There is a direct correlation between licensed rental properties and a reduction in anti-social behaviour, according to a north London based councillor.
Selective licensing schemes also help to improve safety levels as well as lead to a increase in ‘sustainable tenancies’, according to councillor Harbi Farah, cabinet member for housing and welfare at Brent Council.
Some 101 criminal prosecutions have now been secured against landlords since the start of Brent Council’s enforcement crackdown, which Farah believes reflects the council’s zero tolerance policy towards rogue landlords.
Farah said: “We hope that more than 100 prosecutions against rogue landlords in Brent send a clear message that rented properties in the borough need the correct licence.
“There is a link between licenced properties and a reduction in anti-social behaviour as well as a rise in sustainable tenancies and an increase in safety.”
Brent Council’s latest prosecution was secured at Willesden Magistrates Court last week, where Arthur Zurvskij was found guilty of illegally subletting a five-bedroom house in Hanover Road, Willesden, to seven tenants.
Instead of securing a House in Multiple Occupation (HMO) licence from Brent Council, Zurvskij, director of Skyline Property Management; a name he later changed to Enox UK Ltd - rented out the property from Ludlow Thompson letting agency.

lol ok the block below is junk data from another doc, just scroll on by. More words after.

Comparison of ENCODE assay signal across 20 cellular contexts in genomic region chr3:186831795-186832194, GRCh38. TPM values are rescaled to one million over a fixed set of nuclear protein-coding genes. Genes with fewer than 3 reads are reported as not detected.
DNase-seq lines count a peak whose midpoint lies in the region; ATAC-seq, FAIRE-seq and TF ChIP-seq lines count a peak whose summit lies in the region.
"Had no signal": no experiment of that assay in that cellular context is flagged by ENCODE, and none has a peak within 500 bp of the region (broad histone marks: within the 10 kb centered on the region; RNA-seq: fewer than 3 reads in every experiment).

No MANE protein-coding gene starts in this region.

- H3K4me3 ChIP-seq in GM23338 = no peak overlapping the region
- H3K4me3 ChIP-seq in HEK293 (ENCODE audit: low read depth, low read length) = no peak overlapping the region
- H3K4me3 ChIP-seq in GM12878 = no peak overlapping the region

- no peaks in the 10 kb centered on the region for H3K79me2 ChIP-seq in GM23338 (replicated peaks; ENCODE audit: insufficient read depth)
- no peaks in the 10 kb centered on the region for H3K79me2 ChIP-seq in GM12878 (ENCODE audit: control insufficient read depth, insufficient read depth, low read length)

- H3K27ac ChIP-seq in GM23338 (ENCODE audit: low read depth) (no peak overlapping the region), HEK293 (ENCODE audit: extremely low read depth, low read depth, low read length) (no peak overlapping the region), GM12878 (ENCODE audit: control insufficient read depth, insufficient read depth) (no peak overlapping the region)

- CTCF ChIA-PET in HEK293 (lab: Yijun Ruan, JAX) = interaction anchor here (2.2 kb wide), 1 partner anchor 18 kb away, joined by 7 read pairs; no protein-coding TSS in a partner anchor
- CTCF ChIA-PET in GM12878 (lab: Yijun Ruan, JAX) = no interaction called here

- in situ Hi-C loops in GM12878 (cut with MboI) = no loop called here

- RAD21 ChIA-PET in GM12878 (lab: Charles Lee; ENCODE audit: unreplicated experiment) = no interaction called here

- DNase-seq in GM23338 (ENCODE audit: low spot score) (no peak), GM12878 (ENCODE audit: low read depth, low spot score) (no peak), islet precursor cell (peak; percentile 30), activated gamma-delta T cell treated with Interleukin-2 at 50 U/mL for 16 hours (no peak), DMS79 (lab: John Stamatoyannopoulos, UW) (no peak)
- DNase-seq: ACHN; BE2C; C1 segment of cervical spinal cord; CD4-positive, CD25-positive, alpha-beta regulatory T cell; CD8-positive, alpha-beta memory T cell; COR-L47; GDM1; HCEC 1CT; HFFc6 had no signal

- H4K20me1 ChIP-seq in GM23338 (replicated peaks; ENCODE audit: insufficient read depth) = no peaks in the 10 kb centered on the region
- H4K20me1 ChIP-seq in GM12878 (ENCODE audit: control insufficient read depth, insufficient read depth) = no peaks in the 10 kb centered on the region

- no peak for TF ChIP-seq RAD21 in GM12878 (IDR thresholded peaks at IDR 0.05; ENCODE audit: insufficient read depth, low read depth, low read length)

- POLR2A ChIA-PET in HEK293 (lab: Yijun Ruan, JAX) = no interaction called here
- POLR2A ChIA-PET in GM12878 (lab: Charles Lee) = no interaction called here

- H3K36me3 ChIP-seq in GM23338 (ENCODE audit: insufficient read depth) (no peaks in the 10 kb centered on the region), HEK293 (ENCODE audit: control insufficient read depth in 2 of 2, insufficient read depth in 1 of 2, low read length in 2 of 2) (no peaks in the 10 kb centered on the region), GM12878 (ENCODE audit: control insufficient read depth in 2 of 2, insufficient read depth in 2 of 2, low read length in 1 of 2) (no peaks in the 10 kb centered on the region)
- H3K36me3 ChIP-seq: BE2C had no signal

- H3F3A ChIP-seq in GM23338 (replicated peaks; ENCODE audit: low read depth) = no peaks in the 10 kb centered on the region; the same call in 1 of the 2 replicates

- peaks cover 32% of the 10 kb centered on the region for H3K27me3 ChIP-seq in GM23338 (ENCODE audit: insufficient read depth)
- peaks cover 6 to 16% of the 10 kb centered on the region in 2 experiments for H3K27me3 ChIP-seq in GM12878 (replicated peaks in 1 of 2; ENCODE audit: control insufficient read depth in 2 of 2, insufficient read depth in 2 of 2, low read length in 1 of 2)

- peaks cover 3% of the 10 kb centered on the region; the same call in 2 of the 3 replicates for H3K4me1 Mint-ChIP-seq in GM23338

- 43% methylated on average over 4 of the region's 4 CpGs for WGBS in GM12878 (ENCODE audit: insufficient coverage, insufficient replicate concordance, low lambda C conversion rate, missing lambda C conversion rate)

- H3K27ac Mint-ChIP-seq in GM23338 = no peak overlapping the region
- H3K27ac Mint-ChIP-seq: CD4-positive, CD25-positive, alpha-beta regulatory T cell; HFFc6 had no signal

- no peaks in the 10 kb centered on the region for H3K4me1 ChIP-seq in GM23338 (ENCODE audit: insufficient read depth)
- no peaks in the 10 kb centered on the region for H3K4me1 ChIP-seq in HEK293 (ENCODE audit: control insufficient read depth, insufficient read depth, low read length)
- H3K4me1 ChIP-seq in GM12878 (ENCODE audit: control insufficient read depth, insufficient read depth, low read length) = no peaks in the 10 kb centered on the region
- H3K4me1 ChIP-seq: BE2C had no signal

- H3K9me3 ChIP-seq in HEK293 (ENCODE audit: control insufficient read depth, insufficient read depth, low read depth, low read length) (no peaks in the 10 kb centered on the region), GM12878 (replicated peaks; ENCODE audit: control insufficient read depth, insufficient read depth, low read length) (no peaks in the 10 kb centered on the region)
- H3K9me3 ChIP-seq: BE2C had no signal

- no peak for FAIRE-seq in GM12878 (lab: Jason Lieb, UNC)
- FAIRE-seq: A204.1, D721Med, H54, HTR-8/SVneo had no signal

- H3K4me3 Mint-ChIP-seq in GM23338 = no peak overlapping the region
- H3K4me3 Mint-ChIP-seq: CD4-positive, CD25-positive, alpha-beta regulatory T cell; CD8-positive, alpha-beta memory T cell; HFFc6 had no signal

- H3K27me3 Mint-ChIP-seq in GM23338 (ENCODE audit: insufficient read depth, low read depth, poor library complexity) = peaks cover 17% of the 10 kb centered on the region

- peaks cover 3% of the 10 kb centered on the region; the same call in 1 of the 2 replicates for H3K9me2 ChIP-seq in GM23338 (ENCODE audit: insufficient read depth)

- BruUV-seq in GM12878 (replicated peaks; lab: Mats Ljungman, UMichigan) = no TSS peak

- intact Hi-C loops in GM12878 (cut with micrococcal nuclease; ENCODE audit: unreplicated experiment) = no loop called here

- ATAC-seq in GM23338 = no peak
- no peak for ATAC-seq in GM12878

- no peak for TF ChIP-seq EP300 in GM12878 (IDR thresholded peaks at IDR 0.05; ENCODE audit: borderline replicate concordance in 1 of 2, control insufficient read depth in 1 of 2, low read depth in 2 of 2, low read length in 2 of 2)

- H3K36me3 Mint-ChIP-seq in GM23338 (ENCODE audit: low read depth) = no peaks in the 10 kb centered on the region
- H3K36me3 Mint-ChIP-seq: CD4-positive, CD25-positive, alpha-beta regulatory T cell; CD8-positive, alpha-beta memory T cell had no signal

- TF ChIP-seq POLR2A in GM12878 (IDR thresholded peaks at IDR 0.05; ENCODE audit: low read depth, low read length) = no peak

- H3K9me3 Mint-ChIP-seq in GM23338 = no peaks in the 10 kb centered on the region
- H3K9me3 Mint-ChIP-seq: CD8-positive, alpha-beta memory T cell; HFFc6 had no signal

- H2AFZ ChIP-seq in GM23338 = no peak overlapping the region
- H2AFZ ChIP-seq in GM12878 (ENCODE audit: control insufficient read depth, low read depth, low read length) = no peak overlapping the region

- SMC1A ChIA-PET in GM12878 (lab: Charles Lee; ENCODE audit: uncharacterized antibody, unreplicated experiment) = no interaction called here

The owner of the property, who lived in the United States and had legally handed over control of his property to Ludlow Thompson, believed that the property was being rented out by a single family.
During the trial, Willesden Magistrates Court also heard that Zurvskij had not sought written consent from the landlord to rent out the house to more than one household. He was ordered to pay £2,250 in fines, while his company, Enox UK Ltd, was handed a £8,000 fine.
A Brent enforcement officer said: “Breaching the law on HMO is very serious. If found guilty, the landlord or person in charge of the property is left with a criminal record. The potential fines are now unlimited.
“This case should send out a warning to all landlords or companies subletting properties without the correct licence. If you are renting out a property to three or more people who are not all related, you need a HMO licence. It doesn't matter if the property is in good condition, you still need a licence.”
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